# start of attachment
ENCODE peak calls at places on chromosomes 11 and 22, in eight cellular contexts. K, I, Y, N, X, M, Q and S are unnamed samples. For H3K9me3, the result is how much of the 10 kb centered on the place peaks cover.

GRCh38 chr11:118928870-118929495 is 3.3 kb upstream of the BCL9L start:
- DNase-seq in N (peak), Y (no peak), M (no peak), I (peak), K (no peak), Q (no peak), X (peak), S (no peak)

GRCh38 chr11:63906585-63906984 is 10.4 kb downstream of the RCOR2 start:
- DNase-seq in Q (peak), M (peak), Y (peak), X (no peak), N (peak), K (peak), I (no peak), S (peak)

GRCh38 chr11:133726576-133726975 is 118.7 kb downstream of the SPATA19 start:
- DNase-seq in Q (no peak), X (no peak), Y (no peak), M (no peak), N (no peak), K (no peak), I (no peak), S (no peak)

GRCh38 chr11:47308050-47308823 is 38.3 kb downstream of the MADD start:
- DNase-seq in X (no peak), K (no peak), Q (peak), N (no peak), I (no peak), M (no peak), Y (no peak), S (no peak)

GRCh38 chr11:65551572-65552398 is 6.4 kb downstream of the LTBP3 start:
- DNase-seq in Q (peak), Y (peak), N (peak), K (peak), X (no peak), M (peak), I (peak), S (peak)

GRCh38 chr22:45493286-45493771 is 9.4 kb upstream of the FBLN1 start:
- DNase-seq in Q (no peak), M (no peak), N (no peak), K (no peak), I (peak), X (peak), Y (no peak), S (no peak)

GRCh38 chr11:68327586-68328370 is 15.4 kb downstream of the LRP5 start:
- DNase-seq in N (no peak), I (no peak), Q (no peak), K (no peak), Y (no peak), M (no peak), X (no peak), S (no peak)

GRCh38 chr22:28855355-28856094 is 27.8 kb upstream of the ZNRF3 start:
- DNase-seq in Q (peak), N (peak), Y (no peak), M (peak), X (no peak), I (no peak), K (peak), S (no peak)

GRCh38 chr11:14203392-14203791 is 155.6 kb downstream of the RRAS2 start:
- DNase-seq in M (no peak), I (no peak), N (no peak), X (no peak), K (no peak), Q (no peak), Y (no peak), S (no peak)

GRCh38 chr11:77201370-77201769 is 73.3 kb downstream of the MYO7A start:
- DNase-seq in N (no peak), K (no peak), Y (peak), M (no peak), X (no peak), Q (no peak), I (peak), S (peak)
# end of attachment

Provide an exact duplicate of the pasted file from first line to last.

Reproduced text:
ENCODE peak calls at places on chromosomes 11 and 22, in eight cellular contexts. K, I, Y, N, X, M, Q and S are unnamed samples. For H3K9me3, the result is how much of the 10 kb centered on the place peaks cover.

GRCh38 chr11:118928870-118929495 is 3.3 kb upstream of the BCL9L start:
- DNase-seq in N (peak), Y (no peak), M (no peak), I (peak), K (no peak), Q (no peak), X (peak), S (no peak)

GRCh38 chr11:63906585-63906984 is 10.4 kb downstream of the RCOR2 start:
- DNase-seq in Q (peak), M (peak), Y (peak), X (no peak), N (peak), K (peak), I (no peak), S (peak)

GRCh38 chr11:133726576-133726975 is 118.7 kb downstream of the SPATA19 start:
- DNase-seq in Q (no peak), X (no peak), Y (no peak), M (no peak), N (no peak), K (no peak), I (no peak), S (no peak)

GRCh38 chr11:47308050-47308823 is 38.3 kb downstream of the MADD start:
- DNase-seq in X (no peak), K (no peak), Q (peak), N (no peak), I (no peak), M (no peak), Y (no peak), S (no peak)

GRCh38 chr11:65551572-65552398 is 6.4 kb downstream of the LTBP3 start:
- DNase-seq in Q (peak), Y (peak), N (peak), K (peak), X (no peak), M (peak), I (peak), S (peak)

GRCh38 chr22:45493286-45493771 is 9.4 kb upstream of the FBLN1 start:
- DNase-seq in Q (no peak), M (no peak), N (no peak), K (no peak), I (peak), X (peak), Y (no peak), S (no peak)

GRCh38 chr11:68327586-68328370 is 15.4 kb downstream of the LRP5 start:
- DNase-seq in N (no peak), I (no peak), Q (no peak), K (no peak), Y (no peak), M (no peak), X (no peak), S (no peak)

GRCh38 chr22:28855355-28856094 is 27.8 kb upstream of the ZNRF3 start:
- DNase-seq in Q (peak), N (peak), Y (no peak), M (peak), X (no peak), I (no peak), K (peak), S (no peak)

GRCh38 chr11:14203392-14203791 is 155.6 kb downstream of the RRAS2 start:
- DNase-seq in M (no peak), I (no peak), N (no peak), X (no peak), K (no peak), Q (no peak), Y (no peak), S (no peak)

GRCh38 chr11:77201370-77201769 is 73.3 kb downstream of the MYO7A start:
- DNase-seq in N (no peak), K (no peak), Y (peak), M (no peak), X (no peak), Q (no peak), I (peak), S (peak)